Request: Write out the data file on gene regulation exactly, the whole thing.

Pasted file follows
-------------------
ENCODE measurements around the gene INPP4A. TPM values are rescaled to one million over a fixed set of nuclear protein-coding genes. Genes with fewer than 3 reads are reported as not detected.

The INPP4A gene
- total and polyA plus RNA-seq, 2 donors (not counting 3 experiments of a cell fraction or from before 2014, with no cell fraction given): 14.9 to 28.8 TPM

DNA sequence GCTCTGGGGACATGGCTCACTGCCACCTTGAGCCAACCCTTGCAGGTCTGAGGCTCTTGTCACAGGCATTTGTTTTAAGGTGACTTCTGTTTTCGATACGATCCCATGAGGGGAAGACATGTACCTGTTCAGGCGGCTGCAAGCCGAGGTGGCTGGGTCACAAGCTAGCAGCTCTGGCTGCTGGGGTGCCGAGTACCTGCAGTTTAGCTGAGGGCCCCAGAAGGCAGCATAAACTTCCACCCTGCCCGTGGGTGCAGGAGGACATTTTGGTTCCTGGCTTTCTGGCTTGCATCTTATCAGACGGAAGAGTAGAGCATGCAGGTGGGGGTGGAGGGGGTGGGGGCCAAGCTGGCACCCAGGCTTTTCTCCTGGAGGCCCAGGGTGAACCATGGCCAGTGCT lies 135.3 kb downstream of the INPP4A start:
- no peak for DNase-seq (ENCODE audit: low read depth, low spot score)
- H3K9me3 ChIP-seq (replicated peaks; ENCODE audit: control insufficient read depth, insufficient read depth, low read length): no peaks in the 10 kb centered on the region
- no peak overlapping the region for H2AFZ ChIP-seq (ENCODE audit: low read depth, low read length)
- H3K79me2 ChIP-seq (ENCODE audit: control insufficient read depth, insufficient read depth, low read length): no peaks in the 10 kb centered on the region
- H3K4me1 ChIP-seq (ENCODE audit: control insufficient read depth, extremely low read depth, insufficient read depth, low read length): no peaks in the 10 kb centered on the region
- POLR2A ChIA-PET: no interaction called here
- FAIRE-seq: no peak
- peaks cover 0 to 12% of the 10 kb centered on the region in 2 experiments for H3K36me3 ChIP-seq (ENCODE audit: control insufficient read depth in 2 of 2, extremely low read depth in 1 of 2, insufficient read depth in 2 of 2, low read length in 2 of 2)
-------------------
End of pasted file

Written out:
ENCODE measurements around the gene INPP4A. TPM values are rescaled to one million over a fixed set of nuclear protein-coding genes. Genes with fewer than 3 reads are reported as not detected.

The INPP4A gene
- total and polyA plus RNA-seq, 2 donors (not counting 3 experiments of a cell fraction or from before 2014, with no cell fraction given): 14.9 to 28.8 TPM

DNA sequence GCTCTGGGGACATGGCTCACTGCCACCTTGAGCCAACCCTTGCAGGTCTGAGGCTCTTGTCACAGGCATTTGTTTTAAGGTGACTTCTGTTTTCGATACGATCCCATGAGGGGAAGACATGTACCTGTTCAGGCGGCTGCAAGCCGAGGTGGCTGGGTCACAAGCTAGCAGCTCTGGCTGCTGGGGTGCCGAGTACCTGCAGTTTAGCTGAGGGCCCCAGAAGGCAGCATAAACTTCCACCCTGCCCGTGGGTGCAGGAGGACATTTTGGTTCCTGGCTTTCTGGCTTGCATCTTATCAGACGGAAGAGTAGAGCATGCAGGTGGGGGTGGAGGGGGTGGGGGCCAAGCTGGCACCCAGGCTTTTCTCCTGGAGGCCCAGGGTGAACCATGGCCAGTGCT lies 135.3 kb downstream of the INPP4A start:
- no peak for DNase-seq (ENCODE audit: low read depth, low spot score)
- H3K9me3 ChIP-seq (replicated peaks; ENCODE audit: control insufficient read depth, insufficient read depth, low read length): no peaks in the 10 kb centered on the region
- no peak overlapping the region for H2AFZ ChIP-seq (ENCODE audit: low read depth, low read length)
- H3K79me2 ChIP-seq (ENCODE audit: control insufficient read depth, insufficient read depth, low read length): no peaks in the 10 kb centered on the region
- H3K4me1 ChIP-seq (ENCODE audit: control insufficient read depth, extremely low read depth, insufficient read depth, low read length): no peaks in the 10 kb centered on the region
- POLR2A ChIA-PET: no interaction called here
- FAIRE-seq: no peak
- peaks cover 0 to 12% of the 10 kb centered on the region in 2 experiments for H3K36me3 ChIP-seq (ENCODE audit: control insufficient read depth in 2 of 2, extremely low read depth in 1 of 2, insufficient read depth in 2 of 2, low read length in 2 of 2)